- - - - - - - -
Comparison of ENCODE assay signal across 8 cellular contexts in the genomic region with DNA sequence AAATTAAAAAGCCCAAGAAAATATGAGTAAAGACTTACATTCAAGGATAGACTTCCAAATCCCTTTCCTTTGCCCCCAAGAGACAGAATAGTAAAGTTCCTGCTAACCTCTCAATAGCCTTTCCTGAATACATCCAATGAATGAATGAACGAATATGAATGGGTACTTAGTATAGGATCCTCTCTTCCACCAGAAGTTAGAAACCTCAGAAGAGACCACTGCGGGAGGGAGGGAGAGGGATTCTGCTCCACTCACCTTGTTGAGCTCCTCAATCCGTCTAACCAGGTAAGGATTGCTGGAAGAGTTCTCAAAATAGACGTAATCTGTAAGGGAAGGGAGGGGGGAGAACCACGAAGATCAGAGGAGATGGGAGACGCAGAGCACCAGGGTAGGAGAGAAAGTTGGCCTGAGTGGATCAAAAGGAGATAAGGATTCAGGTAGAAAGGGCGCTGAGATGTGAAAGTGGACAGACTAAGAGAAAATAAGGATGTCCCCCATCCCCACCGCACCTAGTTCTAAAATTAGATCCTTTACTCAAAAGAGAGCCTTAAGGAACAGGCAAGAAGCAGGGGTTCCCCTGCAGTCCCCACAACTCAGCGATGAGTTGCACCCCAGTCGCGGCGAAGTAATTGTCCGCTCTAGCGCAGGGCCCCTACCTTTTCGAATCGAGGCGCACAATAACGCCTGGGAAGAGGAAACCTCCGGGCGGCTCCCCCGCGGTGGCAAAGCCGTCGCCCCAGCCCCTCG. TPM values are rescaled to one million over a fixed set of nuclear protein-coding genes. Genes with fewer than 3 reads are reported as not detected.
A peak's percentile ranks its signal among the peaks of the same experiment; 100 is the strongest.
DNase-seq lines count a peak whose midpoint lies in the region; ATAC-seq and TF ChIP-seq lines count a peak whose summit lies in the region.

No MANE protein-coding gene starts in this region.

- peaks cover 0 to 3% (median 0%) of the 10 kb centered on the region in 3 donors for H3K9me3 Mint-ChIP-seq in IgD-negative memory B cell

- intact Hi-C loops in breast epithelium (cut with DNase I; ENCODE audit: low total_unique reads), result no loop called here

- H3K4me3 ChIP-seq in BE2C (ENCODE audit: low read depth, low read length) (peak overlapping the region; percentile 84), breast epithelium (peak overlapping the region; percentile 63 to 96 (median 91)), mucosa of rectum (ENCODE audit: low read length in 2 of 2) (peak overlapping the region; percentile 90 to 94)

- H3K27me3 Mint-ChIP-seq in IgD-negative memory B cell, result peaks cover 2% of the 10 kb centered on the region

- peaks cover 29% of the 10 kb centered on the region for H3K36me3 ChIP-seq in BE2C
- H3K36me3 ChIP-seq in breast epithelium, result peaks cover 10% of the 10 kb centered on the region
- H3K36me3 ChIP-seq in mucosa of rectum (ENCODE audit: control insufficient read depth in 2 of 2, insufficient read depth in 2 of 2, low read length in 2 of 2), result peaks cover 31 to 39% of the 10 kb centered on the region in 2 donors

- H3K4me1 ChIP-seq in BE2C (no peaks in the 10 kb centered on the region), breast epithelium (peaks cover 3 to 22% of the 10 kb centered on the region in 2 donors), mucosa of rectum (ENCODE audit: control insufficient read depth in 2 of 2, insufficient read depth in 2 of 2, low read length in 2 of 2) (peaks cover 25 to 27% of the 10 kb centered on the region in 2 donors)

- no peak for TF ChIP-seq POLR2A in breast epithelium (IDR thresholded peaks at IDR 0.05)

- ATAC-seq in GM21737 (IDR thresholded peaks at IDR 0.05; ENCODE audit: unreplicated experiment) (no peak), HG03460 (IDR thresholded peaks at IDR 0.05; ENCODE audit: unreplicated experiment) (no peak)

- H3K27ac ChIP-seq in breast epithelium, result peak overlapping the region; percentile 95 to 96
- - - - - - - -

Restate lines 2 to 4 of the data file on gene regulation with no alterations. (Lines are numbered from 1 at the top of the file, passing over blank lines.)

A peak's percentile ranks its signal among the peaks of the same experiment; 100 is the strongest.
DNase-seq lines count a peak whose midpoint lies in the region; ATAC-seq and TF ChIP-seq lines count a peak whose summit lies in the region.

No MANE protein-coding gene starts in this region.